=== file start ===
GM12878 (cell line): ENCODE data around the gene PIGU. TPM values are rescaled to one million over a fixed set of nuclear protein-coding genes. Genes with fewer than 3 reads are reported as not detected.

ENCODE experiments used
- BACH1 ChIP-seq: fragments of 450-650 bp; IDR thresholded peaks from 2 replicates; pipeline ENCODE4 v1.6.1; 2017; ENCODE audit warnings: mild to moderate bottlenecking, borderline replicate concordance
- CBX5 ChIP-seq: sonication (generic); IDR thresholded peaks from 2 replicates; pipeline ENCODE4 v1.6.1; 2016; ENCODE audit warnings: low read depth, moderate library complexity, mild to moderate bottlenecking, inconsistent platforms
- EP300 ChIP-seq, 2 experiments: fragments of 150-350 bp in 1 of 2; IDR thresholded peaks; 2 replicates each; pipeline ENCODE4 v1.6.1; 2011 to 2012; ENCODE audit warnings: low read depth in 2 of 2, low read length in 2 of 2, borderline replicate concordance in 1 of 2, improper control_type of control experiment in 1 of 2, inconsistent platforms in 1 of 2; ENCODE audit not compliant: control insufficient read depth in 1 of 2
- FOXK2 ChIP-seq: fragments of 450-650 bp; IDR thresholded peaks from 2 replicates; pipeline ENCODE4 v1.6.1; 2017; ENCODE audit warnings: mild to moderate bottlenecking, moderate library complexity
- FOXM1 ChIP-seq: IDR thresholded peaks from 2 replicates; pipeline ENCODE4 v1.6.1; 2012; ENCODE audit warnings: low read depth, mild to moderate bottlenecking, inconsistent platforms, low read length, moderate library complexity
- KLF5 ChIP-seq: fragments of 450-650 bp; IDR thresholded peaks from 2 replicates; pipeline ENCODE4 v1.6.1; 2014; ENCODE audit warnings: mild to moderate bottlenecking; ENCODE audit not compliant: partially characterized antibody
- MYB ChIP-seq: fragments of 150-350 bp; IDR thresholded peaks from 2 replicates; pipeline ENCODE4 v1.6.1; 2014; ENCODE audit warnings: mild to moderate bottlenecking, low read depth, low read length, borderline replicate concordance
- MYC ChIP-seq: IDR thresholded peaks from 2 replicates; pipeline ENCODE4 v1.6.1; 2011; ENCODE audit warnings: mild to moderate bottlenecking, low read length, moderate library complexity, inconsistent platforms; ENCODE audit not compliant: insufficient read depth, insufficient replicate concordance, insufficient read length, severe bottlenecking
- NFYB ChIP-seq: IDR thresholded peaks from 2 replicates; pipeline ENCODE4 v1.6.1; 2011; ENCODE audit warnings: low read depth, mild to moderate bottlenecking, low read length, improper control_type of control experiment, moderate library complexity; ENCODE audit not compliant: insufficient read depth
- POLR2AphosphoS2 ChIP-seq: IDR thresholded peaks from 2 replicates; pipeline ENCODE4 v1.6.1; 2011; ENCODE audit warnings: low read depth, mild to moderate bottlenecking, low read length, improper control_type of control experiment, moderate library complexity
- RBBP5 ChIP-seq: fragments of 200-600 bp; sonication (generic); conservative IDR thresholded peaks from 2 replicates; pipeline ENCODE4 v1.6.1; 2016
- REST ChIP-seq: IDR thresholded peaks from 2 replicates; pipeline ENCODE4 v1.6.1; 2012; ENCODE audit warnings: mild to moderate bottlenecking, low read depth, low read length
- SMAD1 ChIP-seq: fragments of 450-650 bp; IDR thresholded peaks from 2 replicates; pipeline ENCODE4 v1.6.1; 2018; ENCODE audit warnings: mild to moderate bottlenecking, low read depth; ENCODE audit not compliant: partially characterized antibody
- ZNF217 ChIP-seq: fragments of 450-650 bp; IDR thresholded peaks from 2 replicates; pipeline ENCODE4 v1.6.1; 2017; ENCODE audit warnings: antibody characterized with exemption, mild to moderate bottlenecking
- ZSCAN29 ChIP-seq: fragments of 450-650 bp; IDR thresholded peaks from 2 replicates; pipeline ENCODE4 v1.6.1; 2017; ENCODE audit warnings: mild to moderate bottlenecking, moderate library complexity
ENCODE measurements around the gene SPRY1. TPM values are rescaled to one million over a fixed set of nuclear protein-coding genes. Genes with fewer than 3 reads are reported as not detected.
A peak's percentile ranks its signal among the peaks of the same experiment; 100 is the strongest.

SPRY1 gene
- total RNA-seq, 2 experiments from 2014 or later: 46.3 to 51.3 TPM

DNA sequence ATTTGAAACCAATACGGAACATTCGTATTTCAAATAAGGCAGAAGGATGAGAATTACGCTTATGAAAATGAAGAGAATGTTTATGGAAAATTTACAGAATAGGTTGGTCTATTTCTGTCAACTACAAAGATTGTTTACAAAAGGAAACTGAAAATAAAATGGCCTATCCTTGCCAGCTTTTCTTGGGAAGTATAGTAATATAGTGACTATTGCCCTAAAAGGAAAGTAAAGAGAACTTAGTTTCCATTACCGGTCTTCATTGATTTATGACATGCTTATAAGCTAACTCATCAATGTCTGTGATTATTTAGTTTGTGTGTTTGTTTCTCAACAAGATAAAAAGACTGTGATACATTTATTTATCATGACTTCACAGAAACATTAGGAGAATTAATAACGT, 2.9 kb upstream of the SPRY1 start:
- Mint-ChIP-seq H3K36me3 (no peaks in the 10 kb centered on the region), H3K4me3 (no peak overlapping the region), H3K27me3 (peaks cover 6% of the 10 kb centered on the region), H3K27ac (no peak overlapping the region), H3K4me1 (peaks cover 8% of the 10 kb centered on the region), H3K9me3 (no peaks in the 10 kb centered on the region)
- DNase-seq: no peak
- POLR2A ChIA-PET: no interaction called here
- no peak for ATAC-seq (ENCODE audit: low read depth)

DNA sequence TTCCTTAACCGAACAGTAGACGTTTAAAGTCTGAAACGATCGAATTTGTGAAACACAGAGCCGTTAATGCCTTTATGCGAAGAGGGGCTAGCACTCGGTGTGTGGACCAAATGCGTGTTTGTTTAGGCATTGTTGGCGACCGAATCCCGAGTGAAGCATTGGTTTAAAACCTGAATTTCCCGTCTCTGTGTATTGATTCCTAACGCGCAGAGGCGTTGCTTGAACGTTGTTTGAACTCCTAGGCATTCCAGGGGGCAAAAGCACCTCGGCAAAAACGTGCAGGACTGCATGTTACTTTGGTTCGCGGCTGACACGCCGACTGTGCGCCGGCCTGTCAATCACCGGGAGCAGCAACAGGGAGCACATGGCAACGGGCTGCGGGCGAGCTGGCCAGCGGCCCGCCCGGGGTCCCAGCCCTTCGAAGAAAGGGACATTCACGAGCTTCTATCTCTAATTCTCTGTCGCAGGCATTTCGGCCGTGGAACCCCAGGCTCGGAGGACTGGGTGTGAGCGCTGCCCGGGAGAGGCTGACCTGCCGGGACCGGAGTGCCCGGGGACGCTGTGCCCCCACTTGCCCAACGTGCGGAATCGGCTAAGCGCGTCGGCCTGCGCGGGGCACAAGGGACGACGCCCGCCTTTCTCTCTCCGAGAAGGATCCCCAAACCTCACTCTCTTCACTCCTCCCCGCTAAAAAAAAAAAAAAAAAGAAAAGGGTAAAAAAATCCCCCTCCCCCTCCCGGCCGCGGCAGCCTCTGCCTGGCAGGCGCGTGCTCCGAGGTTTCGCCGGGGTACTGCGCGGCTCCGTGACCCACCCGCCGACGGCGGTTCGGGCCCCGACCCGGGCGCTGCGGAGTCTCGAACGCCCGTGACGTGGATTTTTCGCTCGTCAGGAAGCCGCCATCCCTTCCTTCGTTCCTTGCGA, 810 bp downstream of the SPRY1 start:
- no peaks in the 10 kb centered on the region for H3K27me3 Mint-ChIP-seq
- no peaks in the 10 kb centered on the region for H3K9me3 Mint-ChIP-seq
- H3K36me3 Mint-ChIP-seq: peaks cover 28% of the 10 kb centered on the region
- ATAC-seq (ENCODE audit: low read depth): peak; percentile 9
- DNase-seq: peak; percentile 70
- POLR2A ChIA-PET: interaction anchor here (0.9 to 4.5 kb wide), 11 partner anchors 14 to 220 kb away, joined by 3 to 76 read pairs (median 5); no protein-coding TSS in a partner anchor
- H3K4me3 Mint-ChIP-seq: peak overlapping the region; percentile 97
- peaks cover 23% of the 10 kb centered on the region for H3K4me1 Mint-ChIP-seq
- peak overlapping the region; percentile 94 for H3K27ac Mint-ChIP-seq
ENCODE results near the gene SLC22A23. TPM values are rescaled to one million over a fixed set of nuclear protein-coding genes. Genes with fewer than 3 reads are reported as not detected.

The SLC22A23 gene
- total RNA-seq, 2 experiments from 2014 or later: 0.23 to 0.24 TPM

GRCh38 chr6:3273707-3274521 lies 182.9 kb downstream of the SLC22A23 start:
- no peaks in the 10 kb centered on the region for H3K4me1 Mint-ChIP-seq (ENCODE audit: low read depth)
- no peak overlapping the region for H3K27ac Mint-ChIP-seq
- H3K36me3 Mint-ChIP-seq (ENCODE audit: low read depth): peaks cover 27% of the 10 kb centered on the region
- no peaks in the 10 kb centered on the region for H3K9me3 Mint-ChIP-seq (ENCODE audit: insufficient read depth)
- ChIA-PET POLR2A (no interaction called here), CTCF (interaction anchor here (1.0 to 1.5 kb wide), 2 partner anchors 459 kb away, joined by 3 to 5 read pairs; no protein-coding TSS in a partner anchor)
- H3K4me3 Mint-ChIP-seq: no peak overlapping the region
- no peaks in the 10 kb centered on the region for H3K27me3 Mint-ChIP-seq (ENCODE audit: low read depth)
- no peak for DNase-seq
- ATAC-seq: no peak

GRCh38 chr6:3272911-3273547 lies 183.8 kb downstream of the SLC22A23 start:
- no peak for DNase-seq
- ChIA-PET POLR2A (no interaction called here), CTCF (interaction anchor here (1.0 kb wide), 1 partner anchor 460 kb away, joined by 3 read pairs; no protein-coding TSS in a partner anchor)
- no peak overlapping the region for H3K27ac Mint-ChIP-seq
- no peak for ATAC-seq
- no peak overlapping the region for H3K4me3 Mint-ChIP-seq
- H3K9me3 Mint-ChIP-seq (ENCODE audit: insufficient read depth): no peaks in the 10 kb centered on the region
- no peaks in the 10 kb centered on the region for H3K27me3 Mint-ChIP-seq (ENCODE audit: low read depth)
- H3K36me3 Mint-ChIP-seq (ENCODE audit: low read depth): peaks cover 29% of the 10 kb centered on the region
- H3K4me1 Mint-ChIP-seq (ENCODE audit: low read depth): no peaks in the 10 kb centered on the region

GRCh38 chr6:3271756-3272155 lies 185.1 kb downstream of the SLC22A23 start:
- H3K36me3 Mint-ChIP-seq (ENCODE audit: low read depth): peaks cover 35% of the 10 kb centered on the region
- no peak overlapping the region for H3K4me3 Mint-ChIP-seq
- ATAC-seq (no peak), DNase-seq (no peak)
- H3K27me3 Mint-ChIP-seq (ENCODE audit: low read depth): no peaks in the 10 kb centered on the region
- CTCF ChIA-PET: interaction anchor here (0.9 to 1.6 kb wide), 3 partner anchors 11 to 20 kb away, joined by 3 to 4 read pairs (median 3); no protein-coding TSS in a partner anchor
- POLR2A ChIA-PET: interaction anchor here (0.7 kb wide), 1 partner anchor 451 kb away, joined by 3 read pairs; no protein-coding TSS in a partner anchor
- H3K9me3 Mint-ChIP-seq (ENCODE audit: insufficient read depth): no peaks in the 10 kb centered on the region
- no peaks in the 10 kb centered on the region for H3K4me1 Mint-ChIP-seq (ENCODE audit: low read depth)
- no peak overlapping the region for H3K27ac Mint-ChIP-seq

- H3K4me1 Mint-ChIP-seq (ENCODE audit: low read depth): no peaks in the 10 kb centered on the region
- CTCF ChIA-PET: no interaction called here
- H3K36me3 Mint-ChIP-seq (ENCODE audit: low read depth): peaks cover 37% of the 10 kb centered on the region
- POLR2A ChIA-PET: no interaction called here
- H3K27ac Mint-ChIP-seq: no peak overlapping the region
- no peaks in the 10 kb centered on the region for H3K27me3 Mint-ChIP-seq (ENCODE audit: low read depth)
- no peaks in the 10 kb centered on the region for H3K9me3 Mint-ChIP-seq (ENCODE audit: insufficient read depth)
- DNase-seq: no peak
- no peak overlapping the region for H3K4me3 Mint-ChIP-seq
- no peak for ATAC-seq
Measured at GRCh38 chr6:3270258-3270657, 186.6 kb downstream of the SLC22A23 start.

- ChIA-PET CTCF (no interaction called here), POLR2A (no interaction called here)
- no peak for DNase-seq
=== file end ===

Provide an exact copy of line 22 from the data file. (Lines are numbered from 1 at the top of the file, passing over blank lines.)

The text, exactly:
DNA sequence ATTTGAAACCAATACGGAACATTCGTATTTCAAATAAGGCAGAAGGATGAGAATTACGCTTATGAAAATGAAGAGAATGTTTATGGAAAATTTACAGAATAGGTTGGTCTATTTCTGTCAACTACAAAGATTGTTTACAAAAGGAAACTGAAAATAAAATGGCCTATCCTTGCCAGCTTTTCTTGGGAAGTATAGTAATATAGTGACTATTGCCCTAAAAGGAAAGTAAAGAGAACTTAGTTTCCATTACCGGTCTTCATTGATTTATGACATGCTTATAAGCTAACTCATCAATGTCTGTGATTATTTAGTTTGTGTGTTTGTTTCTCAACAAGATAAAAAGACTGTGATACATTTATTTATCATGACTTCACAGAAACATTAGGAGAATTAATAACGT, 2.9 kb upstream of the SPRY1 start: